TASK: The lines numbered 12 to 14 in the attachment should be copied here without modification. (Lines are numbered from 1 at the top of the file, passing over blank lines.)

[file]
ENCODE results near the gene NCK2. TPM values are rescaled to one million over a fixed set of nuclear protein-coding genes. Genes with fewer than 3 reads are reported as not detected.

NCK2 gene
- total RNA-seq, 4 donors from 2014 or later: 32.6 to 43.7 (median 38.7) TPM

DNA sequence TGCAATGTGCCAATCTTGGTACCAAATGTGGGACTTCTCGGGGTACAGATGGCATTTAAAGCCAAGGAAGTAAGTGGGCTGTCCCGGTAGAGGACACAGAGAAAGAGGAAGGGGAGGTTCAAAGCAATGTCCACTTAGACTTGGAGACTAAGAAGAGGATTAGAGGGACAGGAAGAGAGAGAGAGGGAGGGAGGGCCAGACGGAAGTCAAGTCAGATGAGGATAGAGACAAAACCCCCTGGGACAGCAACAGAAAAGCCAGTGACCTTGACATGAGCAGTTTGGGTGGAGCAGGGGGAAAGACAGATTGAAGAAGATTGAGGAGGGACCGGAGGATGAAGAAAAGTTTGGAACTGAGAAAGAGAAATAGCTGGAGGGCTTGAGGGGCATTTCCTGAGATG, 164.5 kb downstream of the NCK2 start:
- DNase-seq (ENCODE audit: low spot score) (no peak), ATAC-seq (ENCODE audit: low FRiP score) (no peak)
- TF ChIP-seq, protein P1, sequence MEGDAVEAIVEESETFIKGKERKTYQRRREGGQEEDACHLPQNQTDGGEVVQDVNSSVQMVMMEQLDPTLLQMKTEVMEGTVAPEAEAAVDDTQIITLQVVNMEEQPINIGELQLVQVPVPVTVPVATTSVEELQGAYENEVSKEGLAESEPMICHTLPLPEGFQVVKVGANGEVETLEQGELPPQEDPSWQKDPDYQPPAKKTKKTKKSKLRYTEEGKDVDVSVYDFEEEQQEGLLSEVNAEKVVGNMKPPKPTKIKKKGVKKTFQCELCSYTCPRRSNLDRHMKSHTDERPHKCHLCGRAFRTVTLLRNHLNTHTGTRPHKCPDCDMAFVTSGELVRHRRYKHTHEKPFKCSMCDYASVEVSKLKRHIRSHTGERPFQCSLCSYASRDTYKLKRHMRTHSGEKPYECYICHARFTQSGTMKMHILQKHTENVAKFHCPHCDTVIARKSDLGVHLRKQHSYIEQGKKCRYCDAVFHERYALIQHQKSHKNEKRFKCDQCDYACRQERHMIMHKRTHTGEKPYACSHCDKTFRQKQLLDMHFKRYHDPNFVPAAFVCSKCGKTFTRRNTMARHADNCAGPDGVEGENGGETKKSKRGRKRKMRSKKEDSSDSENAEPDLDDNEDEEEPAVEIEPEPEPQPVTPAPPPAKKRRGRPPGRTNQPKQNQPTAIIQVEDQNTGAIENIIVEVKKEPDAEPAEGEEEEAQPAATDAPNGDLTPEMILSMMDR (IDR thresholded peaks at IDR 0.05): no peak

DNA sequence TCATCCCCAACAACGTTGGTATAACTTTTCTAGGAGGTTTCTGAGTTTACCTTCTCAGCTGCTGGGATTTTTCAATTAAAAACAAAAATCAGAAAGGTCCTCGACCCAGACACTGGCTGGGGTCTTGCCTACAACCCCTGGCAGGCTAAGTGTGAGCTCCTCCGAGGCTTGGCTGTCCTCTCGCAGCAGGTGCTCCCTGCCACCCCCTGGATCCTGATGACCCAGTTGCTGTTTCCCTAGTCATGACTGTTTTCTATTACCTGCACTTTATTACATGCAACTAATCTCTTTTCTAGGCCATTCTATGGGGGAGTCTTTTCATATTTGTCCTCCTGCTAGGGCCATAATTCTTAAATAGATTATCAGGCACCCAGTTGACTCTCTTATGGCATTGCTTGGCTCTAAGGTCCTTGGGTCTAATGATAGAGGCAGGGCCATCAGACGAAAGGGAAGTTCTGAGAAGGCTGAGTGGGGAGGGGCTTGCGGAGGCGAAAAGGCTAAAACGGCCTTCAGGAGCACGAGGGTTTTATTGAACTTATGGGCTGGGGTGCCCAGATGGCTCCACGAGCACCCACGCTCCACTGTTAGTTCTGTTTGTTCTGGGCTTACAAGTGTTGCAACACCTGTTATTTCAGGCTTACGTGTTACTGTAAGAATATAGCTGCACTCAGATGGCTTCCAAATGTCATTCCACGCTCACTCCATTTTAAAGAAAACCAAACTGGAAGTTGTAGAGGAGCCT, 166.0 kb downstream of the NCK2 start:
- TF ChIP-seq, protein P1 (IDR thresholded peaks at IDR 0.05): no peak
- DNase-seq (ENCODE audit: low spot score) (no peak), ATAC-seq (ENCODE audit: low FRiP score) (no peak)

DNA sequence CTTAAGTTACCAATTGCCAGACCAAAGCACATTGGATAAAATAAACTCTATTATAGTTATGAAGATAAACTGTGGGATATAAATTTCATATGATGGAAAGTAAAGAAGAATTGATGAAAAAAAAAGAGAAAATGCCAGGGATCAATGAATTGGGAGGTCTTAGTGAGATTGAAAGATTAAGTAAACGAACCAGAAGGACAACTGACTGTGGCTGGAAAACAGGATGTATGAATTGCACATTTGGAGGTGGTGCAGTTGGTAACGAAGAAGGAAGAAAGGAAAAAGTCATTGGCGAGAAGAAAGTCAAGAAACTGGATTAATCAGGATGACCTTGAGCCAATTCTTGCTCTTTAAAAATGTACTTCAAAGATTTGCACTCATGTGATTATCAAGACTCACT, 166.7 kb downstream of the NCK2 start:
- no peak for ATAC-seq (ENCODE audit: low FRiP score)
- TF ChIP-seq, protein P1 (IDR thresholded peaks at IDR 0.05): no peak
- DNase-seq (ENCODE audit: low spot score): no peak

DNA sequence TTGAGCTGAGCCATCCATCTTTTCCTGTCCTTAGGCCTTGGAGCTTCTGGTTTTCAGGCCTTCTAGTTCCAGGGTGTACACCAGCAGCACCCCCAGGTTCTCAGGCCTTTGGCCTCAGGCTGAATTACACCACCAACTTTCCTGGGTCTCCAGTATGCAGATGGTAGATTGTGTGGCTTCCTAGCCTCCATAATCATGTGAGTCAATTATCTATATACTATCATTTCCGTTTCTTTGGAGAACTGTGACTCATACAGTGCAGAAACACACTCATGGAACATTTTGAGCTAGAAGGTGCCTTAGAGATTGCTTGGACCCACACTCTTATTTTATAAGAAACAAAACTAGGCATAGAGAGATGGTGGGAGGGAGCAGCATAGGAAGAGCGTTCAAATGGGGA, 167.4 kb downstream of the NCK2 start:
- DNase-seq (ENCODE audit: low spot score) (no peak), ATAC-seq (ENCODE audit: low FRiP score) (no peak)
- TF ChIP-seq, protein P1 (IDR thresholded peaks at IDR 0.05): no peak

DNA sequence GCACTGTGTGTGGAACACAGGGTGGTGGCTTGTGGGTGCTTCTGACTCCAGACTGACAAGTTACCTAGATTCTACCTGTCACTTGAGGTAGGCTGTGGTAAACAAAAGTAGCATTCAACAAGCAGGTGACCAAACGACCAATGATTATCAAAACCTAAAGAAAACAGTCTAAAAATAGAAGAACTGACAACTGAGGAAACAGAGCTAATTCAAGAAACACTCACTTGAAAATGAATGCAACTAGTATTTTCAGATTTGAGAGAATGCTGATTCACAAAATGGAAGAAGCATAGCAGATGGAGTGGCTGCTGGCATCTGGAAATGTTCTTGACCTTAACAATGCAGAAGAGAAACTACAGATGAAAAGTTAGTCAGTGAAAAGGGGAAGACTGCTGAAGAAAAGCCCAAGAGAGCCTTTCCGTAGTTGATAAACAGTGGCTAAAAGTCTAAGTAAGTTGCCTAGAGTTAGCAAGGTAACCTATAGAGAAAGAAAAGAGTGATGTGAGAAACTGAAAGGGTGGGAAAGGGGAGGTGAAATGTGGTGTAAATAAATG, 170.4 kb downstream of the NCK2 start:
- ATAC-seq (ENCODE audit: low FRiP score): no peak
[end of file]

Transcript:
- TF ChIP-seq, protein P1 (IDR thresholded peaks at IDR 0.05): no peak
- DNase-seq (ENCODE audit: low spot score): no peak

DNA sequence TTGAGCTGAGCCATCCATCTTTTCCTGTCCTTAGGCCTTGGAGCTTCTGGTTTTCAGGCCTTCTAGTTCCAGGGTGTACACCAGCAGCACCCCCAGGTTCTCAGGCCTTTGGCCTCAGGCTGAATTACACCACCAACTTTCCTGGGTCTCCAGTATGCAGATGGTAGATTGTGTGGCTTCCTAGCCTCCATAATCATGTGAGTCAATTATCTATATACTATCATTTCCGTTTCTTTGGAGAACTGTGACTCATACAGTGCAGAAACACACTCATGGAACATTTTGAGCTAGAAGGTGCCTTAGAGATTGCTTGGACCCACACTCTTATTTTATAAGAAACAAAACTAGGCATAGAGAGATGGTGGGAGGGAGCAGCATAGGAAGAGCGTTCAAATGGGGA, 167.4 kb downstream of the NCK2 start: